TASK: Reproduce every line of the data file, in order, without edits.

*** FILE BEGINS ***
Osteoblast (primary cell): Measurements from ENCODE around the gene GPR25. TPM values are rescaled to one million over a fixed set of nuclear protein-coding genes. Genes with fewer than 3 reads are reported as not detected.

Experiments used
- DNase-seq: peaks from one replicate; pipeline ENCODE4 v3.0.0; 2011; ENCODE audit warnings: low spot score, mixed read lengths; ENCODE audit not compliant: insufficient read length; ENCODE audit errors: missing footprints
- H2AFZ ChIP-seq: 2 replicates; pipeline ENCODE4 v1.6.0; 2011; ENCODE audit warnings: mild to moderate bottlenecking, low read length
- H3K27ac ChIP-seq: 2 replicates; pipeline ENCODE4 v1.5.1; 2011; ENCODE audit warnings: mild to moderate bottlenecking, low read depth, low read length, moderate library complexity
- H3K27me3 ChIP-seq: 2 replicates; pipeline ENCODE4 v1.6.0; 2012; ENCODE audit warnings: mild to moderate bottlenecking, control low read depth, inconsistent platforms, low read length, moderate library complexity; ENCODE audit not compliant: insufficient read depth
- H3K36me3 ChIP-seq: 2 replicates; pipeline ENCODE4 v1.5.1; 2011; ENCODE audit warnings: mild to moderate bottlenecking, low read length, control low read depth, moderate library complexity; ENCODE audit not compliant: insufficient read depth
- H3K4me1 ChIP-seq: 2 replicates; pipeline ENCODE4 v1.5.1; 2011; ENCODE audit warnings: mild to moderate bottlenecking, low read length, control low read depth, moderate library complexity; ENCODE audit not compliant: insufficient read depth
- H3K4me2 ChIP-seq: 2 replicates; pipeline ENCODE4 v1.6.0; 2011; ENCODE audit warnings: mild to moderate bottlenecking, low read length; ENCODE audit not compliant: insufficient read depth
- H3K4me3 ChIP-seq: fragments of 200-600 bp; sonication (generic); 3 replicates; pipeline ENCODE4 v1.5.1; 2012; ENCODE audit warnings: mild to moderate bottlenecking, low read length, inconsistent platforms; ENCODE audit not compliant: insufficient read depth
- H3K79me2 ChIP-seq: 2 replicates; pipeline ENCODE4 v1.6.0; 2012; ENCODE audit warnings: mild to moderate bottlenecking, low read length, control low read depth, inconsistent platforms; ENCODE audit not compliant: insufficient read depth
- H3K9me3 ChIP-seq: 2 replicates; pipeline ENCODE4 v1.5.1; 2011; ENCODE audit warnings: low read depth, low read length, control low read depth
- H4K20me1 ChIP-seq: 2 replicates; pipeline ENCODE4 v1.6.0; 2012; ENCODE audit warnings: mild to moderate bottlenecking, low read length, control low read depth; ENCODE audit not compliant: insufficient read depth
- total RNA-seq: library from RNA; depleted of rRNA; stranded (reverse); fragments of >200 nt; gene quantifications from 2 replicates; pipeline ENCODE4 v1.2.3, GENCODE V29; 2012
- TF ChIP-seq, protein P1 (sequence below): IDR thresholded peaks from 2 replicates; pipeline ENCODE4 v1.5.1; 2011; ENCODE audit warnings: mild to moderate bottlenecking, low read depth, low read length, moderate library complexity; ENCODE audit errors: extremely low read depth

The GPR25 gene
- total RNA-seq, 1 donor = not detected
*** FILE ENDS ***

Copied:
Osteoblast (primary cell): Measurements from ENCODE around the gene GPR25. TPM values are rescaled to one million over a fixed set of nuclear protein-coding genes. Genes with fewer than 3 reads are reported as not detected.

Experiments used
- DNase-seq: peaks from one replicate; pipeline ENCODE4 v3.0.0; 2011; ENCODE audit warnings: low spot score, mixed read lengths; ENCODE audit not compliant: insufficient read length; ENCODE audit errors: missing footprints
- H2AFZ ChIP-seq: 2 replicates; pipeline ENCODE4 v1.6.0; 2011; ENCODE audit warnings: mild to moderate bottlenecking, low read length
- H3K27ac ChIP-seq: 2 replicates; pipeline ENCODE4 v1.5.1; 2011; ENCODE audit warnings: mild to moderate bottlenecking, low read depth, low read length, moderate library complexity
- H3K27me3 ChIP-seq: 2 replicates; pipeline ENCODE4 v1.6.0; 2012; ENCODE audit warnings: mild to moderate bottlenecking, control low read depth, inconsistent platforms, low read length, moderate library complexity; ENCODE audit not compliant: insufficient read depth
- H3K36me3 ChIP-seq: 2 replicates; pipeline ENCODE4 v1.5.1; 2011; ENCODE audit warnings: mild to moderate bottlenecking, low read length, control low read depth, moderate library complexity; ENCODE audit not compliant: insufficient read depth
- H3K4me1 ChIP-seq: 2 replicates; pipeline ENCODE4 v1.5.1; 2011; ENCODE audit warnings: mild to moderate bottlenecking, low read length, control low read depth, moderate library complexity; ENCODE audit not compliant: insufficient read depth
- H3K4me2 ChIP-seq: 2 replicates; pipeline ENCODE4 v1.6.0; 2011; ENCODE audit warnings: mild to moderate bottlenecking, low read length; ENCODE audit not compliant: insufficient read depth
- H3K4me3 ChIP-seq: fragments of 200-600 bp; sonication (generic); 3 replicates; pipeline ENCODE4 v1.5.1; 2012; ENCODE audit warnings: mild to moderate bottlenecking, low read length, inconsistent platforms; ENCODE audit not compliant: insufficient read depth
- H3K79me2 ChIP-seq: 2 replicates; pipeline ENCODE4 v1.6.0; 2012; ENCODE audit warnings: mild to moderate bottlenecking, low read length, control low read depth, inconsistent platforms; ENCODE audit not compliant: insufficient read depth
- H3K9me3 ChIP-seq: 2 replicates; pipeline ENCODE4 v1.5.1; 2011; ENCODE audit warnings: low read depth, low read length, control low read depth
- H4K20me1 ChIP-seq: 2 replicates; pipeline ENCODE4 v1.6.0; 2012; ENCODE audit warnings: mild to moderate bottlenecking, low read length, control low read depth; ENCODE audit not compliant: insufficient read depth
- total RNA-seq: library from RNA; depleted of rRNA; stranded (reverse); fragments of >200 nt; gene quantifications from 2 replicates; pipeline ENCODE4 v1.2.3, GENCODE V29; 2012
- TF ChIP-seq, protein P1 (sequence below): IDR thresholded peaks from 2 replicates; pipeline ENCODE4 v1.5.1; 2011; ENCODE audit warnings: mild to moderate bottlenecking, low read depth, low read length, moderate library complexity; ENCODE audit errors: extremely low read depth

The GPR25 gene
- total RNA-seq, 1 donor = not detected